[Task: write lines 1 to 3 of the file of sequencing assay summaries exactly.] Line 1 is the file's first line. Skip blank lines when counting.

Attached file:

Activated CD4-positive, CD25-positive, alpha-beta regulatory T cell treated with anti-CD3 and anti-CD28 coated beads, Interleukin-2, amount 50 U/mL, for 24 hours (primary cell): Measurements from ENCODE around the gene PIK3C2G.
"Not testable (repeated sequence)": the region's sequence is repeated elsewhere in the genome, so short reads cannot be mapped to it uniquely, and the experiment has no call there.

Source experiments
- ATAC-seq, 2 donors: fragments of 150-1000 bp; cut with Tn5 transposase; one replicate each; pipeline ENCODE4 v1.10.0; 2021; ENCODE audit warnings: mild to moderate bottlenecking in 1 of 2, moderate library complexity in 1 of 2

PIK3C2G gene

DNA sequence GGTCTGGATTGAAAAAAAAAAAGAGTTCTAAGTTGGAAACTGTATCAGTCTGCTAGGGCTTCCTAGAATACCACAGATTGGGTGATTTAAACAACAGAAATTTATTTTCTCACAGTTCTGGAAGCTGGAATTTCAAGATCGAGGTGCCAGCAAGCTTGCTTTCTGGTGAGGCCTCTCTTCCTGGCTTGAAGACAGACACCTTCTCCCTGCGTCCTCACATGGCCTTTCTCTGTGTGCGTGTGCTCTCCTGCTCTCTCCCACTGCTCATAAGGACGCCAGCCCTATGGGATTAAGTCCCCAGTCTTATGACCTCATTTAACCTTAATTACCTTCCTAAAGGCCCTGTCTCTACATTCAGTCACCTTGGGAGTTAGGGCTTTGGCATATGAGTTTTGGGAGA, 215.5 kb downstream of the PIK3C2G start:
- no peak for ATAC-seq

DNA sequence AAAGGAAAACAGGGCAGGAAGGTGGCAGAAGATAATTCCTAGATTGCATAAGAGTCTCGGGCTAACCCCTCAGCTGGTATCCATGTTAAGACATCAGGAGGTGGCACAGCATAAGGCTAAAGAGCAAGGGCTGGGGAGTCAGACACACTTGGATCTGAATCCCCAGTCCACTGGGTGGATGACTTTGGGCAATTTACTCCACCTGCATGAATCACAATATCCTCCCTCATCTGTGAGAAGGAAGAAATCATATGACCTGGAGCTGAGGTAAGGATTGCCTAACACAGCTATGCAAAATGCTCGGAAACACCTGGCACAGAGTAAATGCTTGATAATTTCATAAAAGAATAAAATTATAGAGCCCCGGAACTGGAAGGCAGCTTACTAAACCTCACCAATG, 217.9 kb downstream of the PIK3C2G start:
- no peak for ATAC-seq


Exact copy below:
Activated CD4-positive, CD25-positive, alpha-beta regulatory T cell treated with anti-CD3 and anti-CD28 coated beads, Interleukin-2, amount 50 U/mL, for 24 hours (primary cell): Measurements from ENCODE around the gene PIK3C2G.
"Not testable (repeated sequence)": the region's sequence is repeated elsewhere in the genome, so short reads cannot be mapped to it uniquely, and the experiment has no call there.

Source experiments